That little moth ship persisted towards this near perfect sphere via dimensions and thus rules denied the others, her forward motion at precisely the same rate as it had been all along. Virtually invisible by virtue of its means of said motion, IB nevertheless knew others outside the Traveller's runabout could detect him. He might be that wayward shark fin in an infinitely vast ocean, cloaked by his ability to dip in and out of these four dimensions, but there were still some flaws to his presence here. He felt the exterior of the moth ship dip, blur, rise and fall, relative to the sheer purity of the cosmic bathwater around him and he noted something else. A hint, an echo of consciousness.

To the Zheng-he, his message was simple. It blinked up in cursive text before both pilot and co-pilot. They awaken. He said, borrowing words from their common dictionary. Look to the South Pole

"Message in a bottle has a point," the co-pilot said. "Nadir point on the sphere has a tapered opening approximately three hundred kilometres across. Indeterminate depth."

As the co-pilot spoke an alarm began to chime, softly and insistently in the quiet of the runabout's interior. One of the passive star trackers had detected several stars vanishing and reappearing, their light occluded by the passage of objects between them and the Zheng-he.

"I want an update!" Ono demanded with an edge of worry to his tone. "What lies inside the 300km opening, and what is eclipsing our view of the stars? Scans, people! I want all the scans!"

"Not seeing anything on sensors," the copilot said. "Wouldomsone with an Op's or Science background please get the star tracker system up and running at speed given it the only thing seeing these things."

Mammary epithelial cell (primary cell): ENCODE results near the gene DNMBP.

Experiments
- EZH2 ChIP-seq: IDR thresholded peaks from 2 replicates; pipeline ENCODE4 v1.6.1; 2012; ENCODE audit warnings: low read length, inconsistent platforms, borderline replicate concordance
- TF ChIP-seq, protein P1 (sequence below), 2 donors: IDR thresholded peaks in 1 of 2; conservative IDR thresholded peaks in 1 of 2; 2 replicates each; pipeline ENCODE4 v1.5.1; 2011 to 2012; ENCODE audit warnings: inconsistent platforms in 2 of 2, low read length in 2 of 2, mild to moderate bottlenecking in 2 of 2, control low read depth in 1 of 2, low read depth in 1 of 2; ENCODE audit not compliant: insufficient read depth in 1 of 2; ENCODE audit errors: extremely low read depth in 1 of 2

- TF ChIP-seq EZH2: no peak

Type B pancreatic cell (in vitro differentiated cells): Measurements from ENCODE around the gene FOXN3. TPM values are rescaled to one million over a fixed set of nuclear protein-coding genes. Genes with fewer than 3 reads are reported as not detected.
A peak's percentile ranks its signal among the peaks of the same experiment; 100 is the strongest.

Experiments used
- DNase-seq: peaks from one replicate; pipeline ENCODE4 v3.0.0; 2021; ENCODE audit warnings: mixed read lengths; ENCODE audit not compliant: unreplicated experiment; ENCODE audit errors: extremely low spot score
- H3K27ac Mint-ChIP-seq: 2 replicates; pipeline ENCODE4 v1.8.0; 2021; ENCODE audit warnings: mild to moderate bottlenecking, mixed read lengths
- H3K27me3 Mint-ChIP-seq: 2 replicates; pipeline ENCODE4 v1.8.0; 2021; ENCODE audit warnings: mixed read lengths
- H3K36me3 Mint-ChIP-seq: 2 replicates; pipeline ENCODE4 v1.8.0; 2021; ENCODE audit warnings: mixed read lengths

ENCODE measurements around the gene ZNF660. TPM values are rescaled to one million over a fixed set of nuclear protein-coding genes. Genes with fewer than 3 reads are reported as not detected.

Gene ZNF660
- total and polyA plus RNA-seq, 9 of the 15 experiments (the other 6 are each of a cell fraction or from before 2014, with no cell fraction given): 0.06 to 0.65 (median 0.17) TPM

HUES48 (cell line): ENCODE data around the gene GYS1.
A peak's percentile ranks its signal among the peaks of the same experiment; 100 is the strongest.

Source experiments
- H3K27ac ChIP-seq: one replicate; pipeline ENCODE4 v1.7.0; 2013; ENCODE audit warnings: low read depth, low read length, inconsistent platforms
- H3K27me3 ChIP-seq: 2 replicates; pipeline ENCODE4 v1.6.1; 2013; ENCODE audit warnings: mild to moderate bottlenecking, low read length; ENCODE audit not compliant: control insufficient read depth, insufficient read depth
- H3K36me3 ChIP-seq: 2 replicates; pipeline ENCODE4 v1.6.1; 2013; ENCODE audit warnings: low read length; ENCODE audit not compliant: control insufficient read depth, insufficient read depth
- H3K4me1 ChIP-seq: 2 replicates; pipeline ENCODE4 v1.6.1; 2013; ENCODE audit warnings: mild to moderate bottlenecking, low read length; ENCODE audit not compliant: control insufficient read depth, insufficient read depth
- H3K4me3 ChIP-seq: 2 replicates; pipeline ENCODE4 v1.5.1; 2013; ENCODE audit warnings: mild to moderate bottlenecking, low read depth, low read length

IB's moth-ship sailed ever onwards, ever closer to the sphere by design, yet further by visibility. Its remote pilot guided that familiar kite with a peaceful pathway that dipped outwith real space-time and curved dimensions just enough to appear unthreatening and inert. Flotsam on the dark matter between the substance of the perceived reality the upright humanoids enjoyed, harmless and devoid of overt consciousness.

The moth-ship was buffeted by the passage of an avalanche of matter, the sheer mass of it rippling gravity as the swarm of black nothingness slammed scant meters from it. From that near miss, other ripples appeared. Curling swarms of blackness bubbling up from beneath the cracks of space-time. The truth revealed: the Clock Maker sphere might have been a a physical manifestation of them, but they had permitted the void like a fog of atoms spaced far enough apart as to be invisible.

"Sensorsss running!" Shadi squealed with glee. There was nothing greater than hunting potential prey, even if they were in a runabout. Memories of putting the Reka shitbirds to flight made her nostrils flare. "Scans coming back... Starvation! There's interference of sssome kind!" She looked at Ono. "I recommend we fire and see what happens!"

"No," Ono said through his clenched jaw. "Do your job, or better yet, get someone else to do it."

The extension of his being - or at least that was the easiest manner of explanation in this current phase of reality - felt that motion rise, crest and refuse to fall. IB's human expression back on the Traveller adopted an intrigued smirk as those atoms coloured nuance. Meanwhile, out there, the tiny ship bobbed, dipped and bowed in reaction to that outward, deliberate action of motion. He heard it. Not words, but intention? Not emotion, but definitely consciousness.

"To infinity and between," IB whispered, those same words revealed in text upon the pilot/co-pilot console. And then, like a material pawn advancing on an unseen chessboard, the ship proceeded towards that entry point at the base of the sphere, willing to venture within should that unheard voice allow.

"We're being dragged in after IB," the co-pilot said as the surface of the Clock Maker sphere grew larger. On sensors, the clouds of interface began to coalesce into formations of fractal geometry, churning engines of destructive ruin.

And then, from the opening in the spheres pole, a warm light seemed to well up and erupt outwards.

And then there was nothing.